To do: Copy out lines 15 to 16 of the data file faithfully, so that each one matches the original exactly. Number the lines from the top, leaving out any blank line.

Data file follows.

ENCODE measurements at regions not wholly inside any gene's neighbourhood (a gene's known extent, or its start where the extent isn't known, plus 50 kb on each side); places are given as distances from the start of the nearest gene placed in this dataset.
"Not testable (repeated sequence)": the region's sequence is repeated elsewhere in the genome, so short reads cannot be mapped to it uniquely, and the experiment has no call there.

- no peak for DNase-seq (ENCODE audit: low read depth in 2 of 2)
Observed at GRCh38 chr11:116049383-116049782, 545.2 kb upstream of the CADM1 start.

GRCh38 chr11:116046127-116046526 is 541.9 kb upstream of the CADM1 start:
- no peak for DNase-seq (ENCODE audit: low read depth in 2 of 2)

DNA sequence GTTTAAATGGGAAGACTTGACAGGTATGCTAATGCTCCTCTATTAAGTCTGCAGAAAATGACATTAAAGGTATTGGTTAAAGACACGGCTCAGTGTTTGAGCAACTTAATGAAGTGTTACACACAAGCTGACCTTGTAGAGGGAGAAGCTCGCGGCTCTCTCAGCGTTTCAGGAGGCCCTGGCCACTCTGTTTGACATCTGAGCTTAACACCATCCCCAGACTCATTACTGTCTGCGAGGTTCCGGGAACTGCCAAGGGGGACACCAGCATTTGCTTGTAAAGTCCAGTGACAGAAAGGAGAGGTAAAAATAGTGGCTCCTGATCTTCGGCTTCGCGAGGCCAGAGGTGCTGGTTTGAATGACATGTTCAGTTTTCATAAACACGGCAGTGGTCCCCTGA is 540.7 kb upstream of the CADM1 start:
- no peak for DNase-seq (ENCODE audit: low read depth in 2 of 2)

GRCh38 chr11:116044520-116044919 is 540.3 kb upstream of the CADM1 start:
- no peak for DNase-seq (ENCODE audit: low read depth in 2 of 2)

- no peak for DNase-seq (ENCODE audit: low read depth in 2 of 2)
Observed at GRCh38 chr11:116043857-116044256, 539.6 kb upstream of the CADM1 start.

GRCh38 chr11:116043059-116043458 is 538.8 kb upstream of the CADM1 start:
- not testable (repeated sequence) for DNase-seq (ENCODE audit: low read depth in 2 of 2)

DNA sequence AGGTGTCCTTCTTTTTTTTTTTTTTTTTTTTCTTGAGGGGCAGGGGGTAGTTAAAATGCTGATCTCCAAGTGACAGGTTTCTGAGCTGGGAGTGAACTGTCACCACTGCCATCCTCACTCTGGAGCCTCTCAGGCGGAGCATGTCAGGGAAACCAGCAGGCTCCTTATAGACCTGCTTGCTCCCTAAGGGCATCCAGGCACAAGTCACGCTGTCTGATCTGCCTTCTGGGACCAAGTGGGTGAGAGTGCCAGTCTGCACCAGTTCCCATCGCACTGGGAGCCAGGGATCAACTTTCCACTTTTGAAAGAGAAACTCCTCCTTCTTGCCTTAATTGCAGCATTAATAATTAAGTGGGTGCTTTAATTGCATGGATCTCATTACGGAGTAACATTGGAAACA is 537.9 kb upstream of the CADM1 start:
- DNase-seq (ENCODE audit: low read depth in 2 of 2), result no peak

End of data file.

DNA sequence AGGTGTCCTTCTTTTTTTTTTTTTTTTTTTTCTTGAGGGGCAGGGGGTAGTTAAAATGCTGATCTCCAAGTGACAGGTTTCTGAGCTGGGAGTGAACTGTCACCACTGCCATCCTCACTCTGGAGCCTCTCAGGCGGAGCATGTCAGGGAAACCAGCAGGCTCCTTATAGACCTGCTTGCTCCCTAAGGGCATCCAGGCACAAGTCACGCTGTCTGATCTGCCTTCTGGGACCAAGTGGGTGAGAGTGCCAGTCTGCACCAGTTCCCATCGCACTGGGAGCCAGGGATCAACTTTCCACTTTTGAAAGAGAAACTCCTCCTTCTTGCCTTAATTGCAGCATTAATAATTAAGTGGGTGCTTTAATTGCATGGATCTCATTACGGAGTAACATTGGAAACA is 537.9 kb upstream of the CADM1 start:
- DNase-seq (ENCODE audit: low read depth in 2 of 2), result no peak